China-Vietnam standoff in South China Sea offers lessons for PH
MANILA, Philippines — The Philippines may have valuable lessons to learn from the ongoing standoff between Chinese and Vietnamese vessels in the South China Sea.
The standoff has been going on for weeks near an oil block within Vietnam’s exclusive economic zone (EEZ), according to an analysis released by the Washington-based think tank Asia Maritime Transparency Initiative (AMTI) early this week.
Vietnam on Friday accused China of “unlawful activities” by deploying a survey ship escorted by government and merchant marine vessels the past several days around Vanguard Bank to conduct a mapping mission within their EEZ and continental shelf.
Chinese coast guard also challenged Vietnam’s ongoing oil and gas operations there in a separate incident.
The AMTI said it also monitored a similar situation between Chinese and Malaysian vessels near an oil and gas block in Luconia Shoals in May. A Chinese coast guard vessel tried to prevent ongoing drilling operations in the area, which lies on Malaysia’s continental shelf.
“This shows that Beijing is committed to trying to block unilateral oil and gas exploitation by its neighbors anywhere in the nine-dash line,” AMTI director Gregory Poling told INQUIRER.net.
Nine-dash line refers to China’s massive claims of about 90 percent of the entire South China Sea, which had been invalidated by the Permanent Court of Arbitration in 2016, however, Beijing still refuses to recognize the ruling.
Poling warned that Philippines may also face a similar situation with Malaysia and Vietnam in the future should it decide to unilaterally explore Recto Bank (Reed Bank), one of the areas within the country’s EEZ being considered by the government for a joint exploration with China.
But the analyst also observed that the incidents with Malaysia and Vietnam showed that China would only resort to bullying at most and is actually careful not to wage war over the South China Sea.
“It also shows that China intends to do so [block unilateral oil and gas operations] through bullying and intimidation, not force. When other parties stand up to that bullying and continue their commercial activities anyway, as Malaysia and Vietnam are, it most often convinces China to back down and try again some other time,” he said.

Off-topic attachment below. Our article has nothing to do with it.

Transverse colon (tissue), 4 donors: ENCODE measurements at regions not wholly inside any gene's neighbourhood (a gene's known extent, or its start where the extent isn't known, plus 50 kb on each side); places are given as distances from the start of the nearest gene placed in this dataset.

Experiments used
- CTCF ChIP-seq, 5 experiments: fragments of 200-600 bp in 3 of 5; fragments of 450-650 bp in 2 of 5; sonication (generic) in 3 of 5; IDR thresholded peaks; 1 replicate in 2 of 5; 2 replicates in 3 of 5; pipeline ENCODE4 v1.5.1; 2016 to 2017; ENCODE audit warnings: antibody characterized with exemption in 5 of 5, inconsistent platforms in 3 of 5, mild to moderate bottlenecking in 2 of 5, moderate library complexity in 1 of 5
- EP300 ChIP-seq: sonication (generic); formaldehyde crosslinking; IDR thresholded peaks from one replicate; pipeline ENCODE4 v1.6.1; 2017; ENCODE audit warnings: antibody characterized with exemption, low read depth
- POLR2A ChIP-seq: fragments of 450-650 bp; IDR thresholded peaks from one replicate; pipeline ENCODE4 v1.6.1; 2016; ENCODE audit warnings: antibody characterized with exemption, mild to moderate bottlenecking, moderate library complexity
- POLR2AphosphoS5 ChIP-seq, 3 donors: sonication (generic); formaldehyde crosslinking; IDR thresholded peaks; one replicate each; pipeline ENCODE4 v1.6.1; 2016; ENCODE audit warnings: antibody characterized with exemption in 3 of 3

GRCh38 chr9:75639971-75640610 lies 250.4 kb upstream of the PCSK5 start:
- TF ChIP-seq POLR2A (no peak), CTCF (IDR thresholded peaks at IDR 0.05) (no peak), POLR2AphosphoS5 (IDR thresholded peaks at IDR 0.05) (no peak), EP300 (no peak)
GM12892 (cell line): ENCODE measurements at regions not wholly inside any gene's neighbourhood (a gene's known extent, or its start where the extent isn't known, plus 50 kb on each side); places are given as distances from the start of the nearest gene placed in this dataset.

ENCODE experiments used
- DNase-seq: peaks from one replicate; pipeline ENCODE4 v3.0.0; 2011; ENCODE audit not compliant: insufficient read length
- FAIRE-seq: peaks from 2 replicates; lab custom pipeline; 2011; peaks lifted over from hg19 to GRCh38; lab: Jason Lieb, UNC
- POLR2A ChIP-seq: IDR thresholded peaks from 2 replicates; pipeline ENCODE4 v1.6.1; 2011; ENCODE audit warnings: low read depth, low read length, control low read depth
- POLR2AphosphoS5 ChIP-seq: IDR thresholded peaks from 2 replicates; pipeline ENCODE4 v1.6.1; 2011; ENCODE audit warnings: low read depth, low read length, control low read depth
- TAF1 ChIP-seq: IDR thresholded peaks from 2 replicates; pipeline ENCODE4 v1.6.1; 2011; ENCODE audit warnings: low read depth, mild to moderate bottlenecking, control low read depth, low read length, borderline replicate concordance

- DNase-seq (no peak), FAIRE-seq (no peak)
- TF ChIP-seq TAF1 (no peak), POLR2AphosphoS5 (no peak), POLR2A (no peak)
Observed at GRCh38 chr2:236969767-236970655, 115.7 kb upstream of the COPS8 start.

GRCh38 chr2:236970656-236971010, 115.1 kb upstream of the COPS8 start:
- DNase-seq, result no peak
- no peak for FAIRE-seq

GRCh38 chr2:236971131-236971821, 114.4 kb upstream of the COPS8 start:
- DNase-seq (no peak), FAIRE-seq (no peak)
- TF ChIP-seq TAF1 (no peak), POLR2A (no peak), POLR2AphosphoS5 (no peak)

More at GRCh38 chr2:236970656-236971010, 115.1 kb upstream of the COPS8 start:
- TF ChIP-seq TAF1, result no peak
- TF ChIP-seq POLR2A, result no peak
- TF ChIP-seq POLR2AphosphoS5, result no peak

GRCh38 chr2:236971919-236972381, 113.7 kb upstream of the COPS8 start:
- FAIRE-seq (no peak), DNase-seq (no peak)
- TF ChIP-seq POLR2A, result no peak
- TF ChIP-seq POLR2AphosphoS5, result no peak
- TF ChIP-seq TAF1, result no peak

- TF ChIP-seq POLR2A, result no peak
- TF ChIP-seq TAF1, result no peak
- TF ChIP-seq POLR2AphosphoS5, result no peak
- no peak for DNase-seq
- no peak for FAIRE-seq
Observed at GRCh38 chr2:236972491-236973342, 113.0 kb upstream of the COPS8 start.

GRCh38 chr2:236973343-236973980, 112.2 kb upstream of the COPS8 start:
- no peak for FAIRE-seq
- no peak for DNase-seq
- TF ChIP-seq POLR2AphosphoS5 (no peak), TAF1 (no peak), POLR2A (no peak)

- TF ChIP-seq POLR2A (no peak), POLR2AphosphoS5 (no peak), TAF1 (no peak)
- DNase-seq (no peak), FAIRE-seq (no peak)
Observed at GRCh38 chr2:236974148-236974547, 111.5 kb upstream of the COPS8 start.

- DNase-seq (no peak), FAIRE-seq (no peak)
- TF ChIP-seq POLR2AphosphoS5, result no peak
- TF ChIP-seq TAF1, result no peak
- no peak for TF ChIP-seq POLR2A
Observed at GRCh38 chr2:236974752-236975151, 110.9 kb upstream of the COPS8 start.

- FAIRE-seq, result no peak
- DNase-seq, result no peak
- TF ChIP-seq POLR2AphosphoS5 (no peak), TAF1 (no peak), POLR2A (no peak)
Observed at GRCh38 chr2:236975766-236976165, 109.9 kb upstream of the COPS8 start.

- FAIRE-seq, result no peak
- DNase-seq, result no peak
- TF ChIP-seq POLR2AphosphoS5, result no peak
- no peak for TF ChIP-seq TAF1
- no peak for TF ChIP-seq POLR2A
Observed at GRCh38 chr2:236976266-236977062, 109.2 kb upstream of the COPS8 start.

Poling added that these reports dispute the notion that pushing back against China means that it would automatically lead to a full-blown conflict, contrary to President Rodrigo Duterte’s claims that asserting the country’s rights over the West Philippine Sea could result to war.
“These incidents put the lie to the Duterte government’s insistence that any resistance to China’s demands means war,” the security expert said.
Poling explained that China’s South China Sea strategy was never about resorting to military force because it is concerned about its image in the global arena.
“If it uses force, it will be painted as an aggressor, it will undermine its desire to play a role as a global leader, and it will invite even greater involvement by outside powers,” he said.
He emphasized that China is also “less likely” to use force against the Philippines because the Mutual Defense Treaty with the United States would come into play.
The Philippines and the US are bound by the MDT, signed on Aug. 30, 1951, which calls for both states to come to each other’s defense in case of an armed attack.
US Secretary of State Mike Pompeo has assured the Philippines earlier this year that it will come to its aid in case of armed attack in the South China Sea. /jpv
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